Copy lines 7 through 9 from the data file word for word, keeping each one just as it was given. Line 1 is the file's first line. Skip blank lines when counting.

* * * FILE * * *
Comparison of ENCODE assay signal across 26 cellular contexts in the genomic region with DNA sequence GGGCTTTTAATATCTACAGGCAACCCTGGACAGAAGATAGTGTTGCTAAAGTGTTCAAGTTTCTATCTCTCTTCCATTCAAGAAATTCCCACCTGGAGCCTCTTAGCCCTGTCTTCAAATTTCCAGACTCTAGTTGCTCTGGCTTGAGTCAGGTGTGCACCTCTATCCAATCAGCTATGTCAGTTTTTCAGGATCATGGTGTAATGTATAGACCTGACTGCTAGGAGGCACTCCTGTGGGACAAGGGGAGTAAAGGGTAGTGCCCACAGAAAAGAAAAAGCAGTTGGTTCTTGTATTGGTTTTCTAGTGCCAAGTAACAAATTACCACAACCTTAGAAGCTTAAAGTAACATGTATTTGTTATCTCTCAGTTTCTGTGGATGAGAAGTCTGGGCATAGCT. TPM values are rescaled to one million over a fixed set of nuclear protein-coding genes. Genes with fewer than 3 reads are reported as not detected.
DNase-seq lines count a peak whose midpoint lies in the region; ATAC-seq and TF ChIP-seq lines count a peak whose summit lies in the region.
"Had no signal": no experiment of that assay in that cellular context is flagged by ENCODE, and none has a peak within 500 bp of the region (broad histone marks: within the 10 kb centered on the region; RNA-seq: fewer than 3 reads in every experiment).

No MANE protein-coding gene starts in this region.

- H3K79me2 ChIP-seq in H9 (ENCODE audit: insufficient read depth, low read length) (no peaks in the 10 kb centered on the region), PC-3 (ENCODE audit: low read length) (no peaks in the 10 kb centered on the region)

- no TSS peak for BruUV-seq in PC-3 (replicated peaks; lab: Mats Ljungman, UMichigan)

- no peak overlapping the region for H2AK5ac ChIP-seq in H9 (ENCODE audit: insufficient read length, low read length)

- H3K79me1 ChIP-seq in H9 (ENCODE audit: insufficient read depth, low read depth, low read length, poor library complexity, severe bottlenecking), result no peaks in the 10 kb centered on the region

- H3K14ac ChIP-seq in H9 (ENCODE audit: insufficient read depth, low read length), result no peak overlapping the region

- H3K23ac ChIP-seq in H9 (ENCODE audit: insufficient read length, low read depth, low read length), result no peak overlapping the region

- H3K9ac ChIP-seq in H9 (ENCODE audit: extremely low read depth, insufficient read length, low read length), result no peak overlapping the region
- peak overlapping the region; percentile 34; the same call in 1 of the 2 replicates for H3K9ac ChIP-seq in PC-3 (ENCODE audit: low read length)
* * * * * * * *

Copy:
- no peak overlapping the region for H2AK5ac ChIP-seq in H9 (ENCODE audit: insufficient read length, low read length)

- H3K79me1 ChIP-seq in H9 (ENCODE audit: insufficient read depth, low read depth, low read length, poor library complexity, severe bottlenecking), result no peaks in the 10 kb centered on the region

- H3K14ac ChIP-seq in H9 (ENCODE audit: insufficient read depth, low read length), result no peak overlapping the region